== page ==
Did you know the word “stressed” spelt backwards is “desserts”? It’s not uncommon to reach out for a snack to help soothe our nerves when stressed. Unfortunately, the snacks we tend to choose are often junk food, which can have negative consequences for our health and well-being.
According to Johannesburg-based dietitian Tabitha Hume, when people are stressed or sad, not enough serotonin is produced, which is the calm and peaceful chemical that makes them feel good.
So people tend to eat foods that stimulate the production of serotonin, which are high-GI, wheat flour, or cake-flour foods.
She explains that carbohydrates and fats release glucose into your bloodstream very fast, and that causes the brain to release much more serotonin, which improves one’s mood.
Reaching out to junk food for comfort
Anele Ntombela from Utrecht in KwaZulu-Natal says being stressed dramatically increases her junk food cravings and has caused unnecessary weight gain for her.
“When I’m stressed or sad, I notice an increase in appetite and a desire to eat sugary, salty, or fatty foods. I feel better after eating junk food, which leaves me wanting more. I’ve tried to exercise, but being soothed by food is much easier,” she says.
Also opting for junk food when sad or stressed, Amahle Nxumalo from the Free State mentions that this has led to a lot of weight gain but is sceptical about trying healthier alternatives.
“Junk food is tastier to me than healthy food, so I feel like it consoles me. It honestly doesn’t help; instead, the guilt of letting myself down by subjecting myself to more weight gain always strikes me,” admits Nxumalo.
A vicious cycle
Hume remarks that eating junk food can produce a temporary feeling of pleasure and relief, but in the long term, it can lead to a variety of health problems.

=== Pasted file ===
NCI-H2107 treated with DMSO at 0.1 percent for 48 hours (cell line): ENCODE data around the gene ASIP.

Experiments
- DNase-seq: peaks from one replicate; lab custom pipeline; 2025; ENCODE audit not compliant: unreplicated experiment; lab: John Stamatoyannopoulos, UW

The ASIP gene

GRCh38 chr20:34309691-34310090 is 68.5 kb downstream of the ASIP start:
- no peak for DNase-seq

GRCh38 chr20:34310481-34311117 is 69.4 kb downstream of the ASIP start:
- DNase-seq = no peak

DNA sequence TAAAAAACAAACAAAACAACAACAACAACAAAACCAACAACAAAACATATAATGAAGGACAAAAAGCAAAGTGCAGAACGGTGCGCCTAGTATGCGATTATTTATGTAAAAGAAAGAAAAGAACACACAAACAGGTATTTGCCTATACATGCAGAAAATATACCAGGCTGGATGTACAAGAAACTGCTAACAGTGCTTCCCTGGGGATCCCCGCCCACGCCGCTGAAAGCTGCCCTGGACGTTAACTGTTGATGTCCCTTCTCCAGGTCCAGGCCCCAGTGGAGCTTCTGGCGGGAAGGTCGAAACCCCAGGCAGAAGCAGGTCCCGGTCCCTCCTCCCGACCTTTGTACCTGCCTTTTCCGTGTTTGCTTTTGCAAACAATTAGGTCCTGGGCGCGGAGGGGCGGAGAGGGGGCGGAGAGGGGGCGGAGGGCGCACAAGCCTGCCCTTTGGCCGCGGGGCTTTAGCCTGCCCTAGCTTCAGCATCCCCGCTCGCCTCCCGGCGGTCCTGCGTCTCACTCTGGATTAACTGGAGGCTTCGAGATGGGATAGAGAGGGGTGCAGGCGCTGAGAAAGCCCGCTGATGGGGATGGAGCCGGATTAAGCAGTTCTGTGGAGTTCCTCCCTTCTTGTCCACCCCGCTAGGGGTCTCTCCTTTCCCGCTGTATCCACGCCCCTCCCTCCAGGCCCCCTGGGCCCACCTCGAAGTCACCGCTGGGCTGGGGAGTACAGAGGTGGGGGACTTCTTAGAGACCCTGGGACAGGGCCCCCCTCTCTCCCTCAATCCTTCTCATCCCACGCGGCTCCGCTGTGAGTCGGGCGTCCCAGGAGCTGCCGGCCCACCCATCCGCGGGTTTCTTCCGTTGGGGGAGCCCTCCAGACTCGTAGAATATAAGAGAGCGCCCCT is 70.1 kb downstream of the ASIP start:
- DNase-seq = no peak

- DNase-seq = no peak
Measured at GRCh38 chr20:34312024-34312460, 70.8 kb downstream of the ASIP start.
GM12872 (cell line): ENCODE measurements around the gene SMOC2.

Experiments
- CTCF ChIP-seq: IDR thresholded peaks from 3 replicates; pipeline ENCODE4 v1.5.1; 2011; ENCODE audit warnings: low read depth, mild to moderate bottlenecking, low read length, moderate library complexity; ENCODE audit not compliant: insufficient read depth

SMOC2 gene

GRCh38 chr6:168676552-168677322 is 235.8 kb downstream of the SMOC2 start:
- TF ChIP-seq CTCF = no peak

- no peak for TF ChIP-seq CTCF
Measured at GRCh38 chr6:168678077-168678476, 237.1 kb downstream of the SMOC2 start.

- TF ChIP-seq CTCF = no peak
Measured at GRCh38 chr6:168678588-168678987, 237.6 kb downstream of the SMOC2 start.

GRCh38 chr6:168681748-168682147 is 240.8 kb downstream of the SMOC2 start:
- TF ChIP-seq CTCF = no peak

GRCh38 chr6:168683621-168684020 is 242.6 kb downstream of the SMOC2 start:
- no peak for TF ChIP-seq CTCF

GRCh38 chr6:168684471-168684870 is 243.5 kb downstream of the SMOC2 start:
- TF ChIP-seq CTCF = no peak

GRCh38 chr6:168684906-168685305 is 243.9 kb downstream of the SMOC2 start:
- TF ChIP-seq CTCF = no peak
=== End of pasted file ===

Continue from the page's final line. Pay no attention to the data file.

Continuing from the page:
“If you are using food to improve your mood, you are not facing and dealing with the problem. The type of food that people eat to eliminate stress makes the blood sugar level rise quickly, causing the production of lots of insulin.
“The more insulin you have, the more prone you are to having lifestyle disorders such as diabetes, high blood pressure, cardiovascular diseases, and infertility. Junk food contains a huge amount of fat, which makes it more dangerous and may lead to being obese, which carries additional health-related problems.”
Break the cycle
Reaching for junk food when stressed may seem like a simple solution, but Hume advises people to break the cycle and consider healthier other healthier alternatives.
“Healthier alternatives would be having enough fruits and vegetables, slow-release carbohydrates, lean proteins, whole grain products, and definitely much more plant-based proteins like beans and lentils. A diet containing these can greatly improve mental health and create a much better mood.
Going for a walk, run, or any exercise can also dramatically improve one’s mood because not only does it improve circulation, but it also causes the release of endorphins, and endorphins are direct mood enhancers,” she adds.
Hume further encourages people to always try out other ways to manage stress levels without sacrificing their health.
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